How To Use Video Templates to Create Visual Content

  • Harry Hayes

Categories: Graphic Design Graphic Design Services Marketing Videos Video Editing Video Marketing Video Production Video Production Agency Video Production Expert Video Production Services Visual Storytelling

When You Have Limited Footage and Photos, There’s Still a Way To Create Engaging Visual Content.

How can you create creative, eye-catching visual content when there’s no time to shoot? Or when you have limited footage? Or even no footage at all?

Quick answer: video templates.

What are video templates, you ask? They’re pre-built, customizable files for Final Cut, Premiere Pro or After Effects.

You can find hundreds of them with a simple Google search, or on sites like Storyblocks or Envato Market. They’re available in different categories, like motion graphics, animated type, logos, slideshows and more.

Video templates are an easy way to create visual content.

HBCU League Pass

A recent project for HBCU League Pass was a perfect opportunity to use a video template.

It’s a new streaming channel that offers sports from Historically Black Colleges and Universities, along with “Hip Hollywood” and other black entertainment programs.

Just one problem—it’s new.

There’s no library of footage from past sporting events. Just a few random clips and sports photos.

So existing assets were extremely limited, and they needed promo commercials ASAP to start building awareness and getting people to download the free app.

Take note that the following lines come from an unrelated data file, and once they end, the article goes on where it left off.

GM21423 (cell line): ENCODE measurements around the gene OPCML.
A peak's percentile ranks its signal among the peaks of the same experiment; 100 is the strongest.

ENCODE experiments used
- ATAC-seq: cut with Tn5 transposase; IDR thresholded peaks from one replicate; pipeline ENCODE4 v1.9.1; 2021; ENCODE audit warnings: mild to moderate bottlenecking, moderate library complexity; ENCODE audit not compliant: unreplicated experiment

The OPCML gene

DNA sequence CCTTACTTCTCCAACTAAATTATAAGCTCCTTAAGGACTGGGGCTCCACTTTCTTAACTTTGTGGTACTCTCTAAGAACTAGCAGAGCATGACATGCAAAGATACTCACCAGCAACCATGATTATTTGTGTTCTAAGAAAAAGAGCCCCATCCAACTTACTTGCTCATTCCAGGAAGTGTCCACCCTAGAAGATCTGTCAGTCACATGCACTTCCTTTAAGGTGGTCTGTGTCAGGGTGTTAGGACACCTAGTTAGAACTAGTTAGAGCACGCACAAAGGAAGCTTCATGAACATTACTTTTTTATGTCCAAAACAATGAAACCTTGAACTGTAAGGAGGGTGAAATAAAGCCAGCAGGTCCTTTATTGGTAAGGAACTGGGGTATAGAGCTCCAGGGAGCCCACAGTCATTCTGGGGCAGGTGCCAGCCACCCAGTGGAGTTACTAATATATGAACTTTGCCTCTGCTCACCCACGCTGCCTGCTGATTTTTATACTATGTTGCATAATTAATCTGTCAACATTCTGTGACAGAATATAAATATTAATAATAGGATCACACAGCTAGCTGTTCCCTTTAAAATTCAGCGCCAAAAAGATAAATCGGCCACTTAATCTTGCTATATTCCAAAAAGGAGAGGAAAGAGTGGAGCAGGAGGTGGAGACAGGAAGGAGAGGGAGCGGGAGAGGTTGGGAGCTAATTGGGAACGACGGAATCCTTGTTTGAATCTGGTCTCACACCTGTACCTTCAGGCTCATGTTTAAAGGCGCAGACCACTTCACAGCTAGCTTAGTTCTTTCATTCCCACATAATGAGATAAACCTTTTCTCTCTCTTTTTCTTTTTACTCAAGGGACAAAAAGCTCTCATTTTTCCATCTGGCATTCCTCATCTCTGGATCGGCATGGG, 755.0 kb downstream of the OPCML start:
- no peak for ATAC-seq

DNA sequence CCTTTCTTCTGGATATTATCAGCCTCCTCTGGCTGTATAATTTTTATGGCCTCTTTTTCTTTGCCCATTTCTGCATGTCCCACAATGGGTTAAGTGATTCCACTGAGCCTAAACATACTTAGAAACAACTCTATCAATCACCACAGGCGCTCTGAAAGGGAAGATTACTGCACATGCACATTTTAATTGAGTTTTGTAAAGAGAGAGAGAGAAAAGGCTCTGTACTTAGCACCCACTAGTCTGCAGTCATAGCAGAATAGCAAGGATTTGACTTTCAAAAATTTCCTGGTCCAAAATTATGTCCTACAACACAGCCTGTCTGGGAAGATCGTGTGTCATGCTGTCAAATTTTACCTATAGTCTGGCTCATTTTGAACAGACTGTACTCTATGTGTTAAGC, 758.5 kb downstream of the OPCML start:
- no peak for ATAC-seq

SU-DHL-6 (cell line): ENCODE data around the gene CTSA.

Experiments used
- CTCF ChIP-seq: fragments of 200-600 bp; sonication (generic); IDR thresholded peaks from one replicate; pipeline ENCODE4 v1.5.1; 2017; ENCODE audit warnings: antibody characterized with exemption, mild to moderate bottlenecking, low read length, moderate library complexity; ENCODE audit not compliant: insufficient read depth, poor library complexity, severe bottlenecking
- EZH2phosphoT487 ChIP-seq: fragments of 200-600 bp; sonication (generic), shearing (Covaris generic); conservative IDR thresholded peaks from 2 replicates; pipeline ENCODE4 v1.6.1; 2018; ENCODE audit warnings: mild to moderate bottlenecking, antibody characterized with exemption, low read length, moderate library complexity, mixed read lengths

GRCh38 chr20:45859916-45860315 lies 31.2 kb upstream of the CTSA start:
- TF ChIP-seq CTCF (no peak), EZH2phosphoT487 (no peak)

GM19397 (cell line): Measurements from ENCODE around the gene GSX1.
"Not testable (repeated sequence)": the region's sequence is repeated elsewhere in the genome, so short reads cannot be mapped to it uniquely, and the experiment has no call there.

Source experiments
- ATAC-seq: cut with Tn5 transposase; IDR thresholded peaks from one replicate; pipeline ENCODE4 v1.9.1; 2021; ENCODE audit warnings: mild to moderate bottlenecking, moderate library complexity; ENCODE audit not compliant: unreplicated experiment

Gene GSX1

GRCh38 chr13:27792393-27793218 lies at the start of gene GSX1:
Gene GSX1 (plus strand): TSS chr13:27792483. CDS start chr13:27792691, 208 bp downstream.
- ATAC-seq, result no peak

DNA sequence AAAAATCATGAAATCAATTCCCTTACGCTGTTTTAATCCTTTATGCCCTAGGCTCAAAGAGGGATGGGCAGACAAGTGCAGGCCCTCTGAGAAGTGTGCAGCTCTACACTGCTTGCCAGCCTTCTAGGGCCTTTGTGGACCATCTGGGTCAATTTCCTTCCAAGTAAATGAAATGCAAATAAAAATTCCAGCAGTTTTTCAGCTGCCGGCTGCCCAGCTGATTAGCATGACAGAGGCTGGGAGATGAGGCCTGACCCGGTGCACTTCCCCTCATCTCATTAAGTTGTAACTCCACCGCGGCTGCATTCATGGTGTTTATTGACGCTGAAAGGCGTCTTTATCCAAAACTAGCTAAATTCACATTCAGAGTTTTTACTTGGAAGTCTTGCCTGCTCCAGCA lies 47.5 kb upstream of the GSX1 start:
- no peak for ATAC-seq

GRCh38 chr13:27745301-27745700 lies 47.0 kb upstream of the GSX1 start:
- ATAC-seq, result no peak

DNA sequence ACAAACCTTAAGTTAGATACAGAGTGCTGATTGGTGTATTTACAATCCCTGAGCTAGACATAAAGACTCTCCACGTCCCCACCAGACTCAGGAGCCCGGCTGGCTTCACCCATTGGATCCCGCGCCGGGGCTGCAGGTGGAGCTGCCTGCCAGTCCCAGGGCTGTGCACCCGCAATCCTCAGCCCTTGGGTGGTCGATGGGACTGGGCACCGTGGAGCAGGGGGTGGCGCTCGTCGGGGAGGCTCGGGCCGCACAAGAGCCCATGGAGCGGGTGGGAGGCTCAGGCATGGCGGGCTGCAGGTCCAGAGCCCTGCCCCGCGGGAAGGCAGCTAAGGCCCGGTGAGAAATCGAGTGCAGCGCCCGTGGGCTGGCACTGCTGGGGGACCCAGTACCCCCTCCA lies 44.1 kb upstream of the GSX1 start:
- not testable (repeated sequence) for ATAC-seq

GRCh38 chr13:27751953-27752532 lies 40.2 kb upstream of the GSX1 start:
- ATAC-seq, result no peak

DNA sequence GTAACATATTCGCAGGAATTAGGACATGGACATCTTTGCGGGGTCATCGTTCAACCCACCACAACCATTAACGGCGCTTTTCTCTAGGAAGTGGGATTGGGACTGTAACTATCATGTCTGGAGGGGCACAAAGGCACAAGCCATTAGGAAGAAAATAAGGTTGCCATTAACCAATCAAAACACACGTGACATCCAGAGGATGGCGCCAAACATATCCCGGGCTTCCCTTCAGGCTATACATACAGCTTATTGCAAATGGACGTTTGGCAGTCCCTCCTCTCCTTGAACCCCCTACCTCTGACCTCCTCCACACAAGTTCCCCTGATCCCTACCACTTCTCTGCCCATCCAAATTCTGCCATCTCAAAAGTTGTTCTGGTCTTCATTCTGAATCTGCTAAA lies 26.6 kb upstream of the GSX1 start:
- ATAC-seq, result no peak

So after searching through dozens of video templates, I found a Premiere Pro template called “Multiframe Media Opener Slideshow.”

Stunning Visual Content

This slideshow is perfect for streaming channel promos—lots of motion and lighting and grunge effects. And it works with photos or video clips.

Incorporating the template seemed simple enough.

I just opened the slideshow in After Effects, and replaced all the image files with photos and video clips supplied by HBCU League Pass.

I did run into two minor issues. First was the randomness of the image placement. I started swapping out images to control which ones appear onscreen together.

The other issue was render time. Every change in the image files meant the entire template had to render from scratch. Every revision was taking hours.

I ended up outputting a high-res file, then editing that as B Roll in Premiere Pro.

That way I was able to control pacing, add typography, and change music.

Video templates are available from many online sources.

Unique Visual Style

I’m really happy with how these spots turned out. The template animation provides a unique visual style, with the lighting and film scratch effects.

Thanks again to my friends at Propellant Media for working with me on this project.


About the Author: 

Harry Hayes is the owner and executive producer at Content Puppy Productions, a corporate video production agency based in Charlotte. Before starting Content Puppy, he spent 20+ years as an advertising writer and creative director.

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